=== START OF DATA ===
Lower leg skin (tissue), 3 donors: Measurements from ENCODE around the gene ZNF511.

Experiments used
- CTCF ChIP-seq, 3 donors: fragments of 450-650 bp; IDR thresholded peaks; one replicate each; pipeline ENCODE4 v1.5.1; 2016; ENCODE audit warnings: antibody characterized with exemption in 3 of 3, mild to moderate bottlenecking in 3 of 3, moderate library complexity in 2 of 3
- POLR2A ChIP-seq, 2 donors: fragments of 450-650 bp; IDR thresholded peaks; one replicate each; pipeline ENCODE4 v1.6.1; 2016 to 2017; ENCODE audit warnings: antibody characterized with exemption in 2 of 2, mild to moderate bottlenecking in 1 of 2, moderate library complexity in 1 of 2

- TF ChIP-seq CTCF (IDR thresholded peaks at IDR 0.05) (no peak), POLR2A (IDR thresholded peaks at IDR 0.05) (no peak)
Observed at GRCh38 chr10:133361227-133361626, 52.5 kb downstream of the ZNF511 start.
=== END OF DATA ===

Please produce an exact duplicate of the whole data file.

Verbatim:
Lower leg skin (tissue), 3 donors: Measurements from ENCODE around the gene ZNF511.

Experiments used
- CTCF ChIP-seq, 3 donors: fragments of 450-650 bp; IDR thresholded peaks; one replicate each; pipeline ENCODE4 v1.5.1; 2016; ENCODE audit warnings: antibody characterized with exemption in 3 of 3, mild to moderate bottlenecking in 3 of 3, moderate library complexity in 2 of 3
- POLR2A ChIP-seq, 2 donors: fragments of 450-650 bp; IDR thresholded peaks; one replicate each; pipeline ENCODE4 v1.6.1; 2016 to 2017; ENCODE audit warnings: antibody characterized with exemption in 2 of 2, mild to moderate bottlenecking in 1 of 2, moderate library complexity in 1 of 2

- TF ChIP-seq CTCF (IDR thresholded peaks at IDR 0.05) (no peak), POLR2A (IDR thresholded peaks at IDR 0.05) (no peak)
Observed at GRCh38 chr10:133361227-133361626, 52.5 kb downstream of the ZNF511 start.